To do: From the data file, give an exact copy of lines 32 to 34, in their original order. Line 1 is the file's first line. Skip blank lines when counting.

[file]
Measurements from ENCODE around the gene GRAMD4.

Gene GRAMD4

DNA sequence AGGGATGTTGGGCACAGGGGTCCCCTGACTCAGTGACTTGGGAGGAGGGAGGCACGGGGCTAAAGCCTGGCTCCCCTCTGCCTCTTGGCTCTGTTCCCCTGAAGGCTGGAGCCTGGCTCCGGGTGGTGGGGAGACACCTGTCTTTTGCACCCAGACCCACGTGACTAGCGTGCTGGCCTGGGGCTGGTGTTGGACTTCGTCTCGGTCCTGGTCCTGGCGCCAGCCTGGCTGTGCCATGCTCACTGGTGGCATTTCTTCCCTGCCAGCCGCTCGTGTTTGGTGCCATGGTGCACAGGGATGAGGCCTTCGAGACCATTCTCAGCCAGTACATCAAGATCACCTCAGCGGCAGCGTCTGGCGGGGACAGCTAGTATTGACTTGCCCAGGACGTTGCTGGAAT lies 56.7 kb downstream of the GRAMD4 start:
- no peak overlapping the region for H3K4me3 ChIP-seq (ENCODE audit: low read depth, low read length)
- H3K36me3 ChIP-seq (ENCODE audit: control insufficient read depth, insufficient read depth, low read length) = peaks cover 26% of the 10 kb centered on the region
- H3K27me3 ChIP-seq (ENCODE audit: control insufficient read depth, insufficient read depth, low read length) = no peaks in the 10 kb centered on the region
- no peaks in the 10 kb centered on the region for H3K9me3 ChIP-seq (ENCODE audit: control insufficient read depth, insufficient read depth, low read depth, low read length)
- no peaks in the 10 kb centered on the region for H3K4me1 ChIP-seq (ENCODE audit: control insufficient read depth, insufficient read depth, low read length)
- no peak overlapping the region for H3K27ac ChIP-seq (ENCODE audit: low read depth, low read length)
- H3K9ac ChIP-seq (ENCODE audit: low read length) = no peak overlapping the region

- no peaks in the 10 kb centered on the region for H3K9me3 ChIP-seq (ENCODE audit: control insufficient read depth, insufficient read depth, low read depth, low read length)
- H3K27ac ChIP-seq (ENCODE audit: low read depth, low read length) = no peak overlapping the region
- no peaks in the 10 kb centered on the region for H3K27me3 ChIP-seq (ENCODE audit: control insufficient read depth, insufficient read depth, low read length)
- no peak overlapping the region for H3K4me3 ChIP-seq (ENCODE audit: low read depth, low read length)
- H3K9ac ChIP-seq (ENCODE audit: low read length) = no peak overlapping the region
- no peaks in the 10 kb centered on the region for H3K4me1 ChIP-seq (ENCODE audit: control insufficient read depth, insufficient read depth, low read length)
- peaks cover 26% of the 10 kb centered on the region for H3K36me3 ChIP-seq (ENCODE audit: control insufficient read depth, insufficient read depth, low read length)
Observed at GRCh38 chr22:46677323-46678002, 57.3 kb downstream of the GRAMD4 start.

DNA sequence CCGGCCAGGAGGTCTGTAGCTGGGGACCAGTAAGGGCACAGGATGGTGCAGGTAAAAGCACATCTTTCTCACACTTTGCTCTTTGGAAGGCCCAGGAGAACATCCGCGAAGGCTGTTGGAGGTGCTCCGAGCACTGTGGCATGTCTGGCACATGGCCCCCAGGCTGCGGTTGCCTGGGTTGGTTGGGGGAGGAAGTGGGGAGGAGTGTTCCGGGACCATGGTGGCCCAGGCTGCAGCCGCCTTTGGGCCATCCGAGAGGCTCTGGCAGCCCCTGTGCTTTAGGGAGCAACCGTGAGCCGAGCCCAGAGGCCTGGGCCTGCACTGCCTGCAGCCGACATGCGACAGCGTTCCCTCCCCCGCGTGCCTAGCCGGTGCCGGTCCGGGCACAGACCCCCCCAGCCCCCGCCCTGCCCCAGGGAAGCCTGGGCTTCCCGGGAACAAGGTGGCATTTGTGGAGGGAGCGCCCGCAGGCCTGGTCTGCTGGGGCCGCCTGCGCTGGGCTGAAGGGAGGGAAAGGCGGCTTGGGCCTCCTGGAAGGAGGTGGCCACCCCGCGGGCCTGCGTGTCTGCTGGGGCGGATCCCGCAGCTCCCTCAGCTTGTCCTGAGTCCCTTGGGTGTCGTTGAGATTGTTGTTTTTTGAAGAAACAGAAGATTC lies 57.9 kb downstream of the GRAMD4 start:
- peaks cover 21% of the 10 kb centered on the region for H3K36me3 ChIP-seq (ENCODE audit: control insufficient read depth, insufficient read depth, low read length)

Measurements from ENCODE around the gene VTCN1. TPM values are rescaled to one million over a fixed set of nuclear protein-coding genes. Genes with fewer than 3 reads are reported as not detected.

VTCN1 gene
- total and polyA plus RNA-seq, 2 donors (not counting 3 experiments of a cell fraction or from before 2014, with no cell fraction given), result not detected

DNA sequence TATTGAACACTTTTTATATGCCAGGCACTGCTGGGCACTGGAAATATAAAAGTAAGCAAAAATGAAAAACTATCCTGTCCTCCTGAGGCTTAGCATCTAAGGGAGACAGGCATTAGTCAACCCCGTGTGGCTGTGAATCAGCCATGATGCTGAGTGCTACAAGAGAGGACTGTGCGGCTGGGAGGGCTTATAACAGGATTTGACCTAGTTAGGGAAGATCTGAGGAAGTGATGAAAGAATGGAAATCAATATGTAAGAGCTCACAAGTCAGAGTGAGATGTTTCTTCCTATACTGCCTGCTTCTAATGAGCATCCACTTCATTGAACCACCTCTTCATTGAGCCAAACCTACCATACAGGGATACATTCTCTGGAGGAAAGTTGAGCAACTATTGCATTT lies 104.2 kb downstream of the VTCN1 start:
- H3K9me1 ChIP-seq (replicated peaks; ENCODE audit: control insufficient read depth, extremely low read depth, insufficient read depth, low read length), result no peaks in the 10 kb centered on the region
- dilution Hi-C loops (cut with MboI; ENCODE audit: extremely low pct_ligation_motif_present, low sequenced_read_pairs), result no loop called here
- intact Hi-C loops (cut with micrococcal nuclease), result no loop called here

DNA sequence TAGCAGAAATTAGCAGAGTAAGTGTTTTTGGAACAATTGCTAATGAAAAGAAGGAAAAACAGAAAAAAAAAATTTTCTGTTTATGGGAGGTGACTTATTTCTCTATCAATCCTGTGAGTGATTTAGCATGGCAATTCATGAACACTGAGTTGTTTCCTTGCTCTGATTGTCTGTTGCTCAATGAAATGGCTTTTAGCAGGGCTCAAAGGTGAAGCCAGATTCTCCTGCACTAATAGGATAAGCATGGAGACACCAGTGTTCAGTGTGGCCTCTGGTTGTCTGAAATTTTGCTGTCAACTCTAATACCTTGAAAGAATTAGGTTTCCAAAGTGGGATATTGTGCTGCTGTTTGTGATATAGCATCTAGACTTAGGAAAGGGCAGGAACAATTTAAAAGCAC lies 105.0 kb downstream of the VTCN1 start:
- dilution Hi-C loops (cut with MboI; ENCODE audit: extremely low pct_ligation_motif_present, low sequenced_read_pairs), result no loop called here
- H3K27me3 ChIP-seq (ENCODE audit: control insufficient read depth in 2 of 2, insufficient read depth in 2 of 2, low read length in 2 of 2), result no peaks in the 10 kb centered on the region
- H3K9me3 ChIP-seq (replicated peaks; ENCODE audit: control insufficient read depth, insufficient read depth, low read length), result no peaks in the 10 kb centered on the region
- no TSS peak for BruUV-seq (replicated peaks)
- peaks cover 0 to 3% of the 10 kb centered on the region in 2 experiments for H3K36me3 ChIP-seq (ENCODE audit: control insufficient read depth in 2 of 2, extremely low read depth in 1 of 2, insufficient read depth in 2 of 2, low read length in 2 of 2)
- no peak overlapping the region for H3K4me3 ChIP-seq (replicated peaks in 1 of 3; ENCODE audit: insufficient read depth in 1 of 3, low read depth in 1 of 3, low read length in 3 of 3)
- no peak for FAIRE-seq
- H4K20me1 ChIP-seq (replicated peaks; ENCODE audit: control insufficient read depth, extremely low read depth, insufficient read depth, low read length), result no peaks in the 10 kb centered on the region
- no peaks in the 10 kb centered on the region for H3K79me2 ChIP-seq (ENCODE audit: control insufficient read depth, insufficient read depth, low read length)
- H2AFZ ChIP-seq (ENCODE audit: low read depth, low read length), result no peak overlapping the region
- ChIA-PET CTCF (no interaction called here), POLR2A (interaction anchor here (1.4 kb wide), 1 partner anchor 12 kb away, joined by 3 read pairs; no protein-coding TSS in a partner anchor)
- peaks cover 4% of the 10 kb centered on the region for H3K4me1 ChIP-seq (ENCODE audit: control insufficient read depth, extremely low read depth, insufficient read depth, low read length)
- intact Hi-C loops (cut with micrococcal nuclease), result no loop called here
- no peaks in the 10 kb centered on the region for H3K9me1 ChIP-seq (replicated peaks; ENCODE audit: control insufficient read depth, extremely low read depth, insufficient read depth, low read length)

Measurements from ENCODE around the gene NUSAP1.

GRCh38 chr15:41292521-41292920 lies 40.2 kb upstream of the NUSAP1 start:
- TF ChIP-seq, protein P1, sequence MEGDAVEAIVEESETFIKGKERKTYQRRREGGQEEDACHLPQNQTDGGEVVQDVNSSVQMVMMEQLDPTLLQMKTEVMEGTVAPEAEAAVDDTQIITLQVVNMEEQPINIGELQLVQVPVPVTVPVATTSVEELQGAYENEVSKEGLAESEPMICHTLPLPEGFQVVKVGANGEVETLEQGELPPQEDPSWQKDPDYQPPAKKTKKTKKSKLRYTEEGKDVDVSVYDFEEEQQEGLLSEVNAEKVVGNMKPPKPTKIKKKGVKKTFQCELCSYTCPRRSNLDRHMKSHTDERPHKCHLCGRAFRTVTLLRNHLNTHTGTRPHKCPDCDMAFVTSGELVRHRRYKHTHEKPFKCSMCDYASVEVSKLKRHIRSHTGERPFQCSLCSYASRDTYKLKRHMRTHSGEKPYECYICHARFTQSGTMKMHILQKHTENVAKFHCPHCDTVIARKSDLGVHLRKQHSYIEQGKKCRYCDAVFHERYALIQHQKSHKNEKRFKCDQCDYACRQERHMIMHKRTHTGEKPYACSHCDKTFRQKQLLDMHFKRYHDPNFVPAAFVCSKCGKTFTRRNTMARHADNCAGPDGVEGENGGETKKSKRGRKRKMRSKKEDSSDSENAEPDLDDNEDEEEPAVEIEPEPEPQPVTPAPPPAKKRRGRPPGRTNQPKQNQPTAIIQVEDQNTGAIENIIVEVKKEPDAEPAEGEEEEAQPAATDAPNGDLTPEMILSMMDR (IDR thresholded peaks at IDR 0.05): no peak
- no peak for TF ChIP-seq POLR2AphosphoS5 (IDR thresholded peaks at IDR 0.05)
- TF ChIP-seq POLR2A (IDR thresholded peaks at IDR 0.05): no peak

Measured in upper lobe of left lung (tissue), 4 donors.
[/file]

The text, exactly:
- no TSS peak for BruUV-seq (replicated peaks)
- peaks cover 0 to 3% of the 10 kb centered on the region in 2 experiments for H3K36me3 ChIP-seq (ENCODE audit: control insufficient read depth in 2 of 2, extremely low read depth in 1 of 2, insufficient read depth in 2 of 2, low read length in 2 of 2)
- no peak overlapping the region for H3K4me3 ChIP-seq (replicated peaks in 1 of 3; ENCODE audit: insufficient read depth in 1 of 3, low read depth in 1 of 3, low read length in 3 of 3)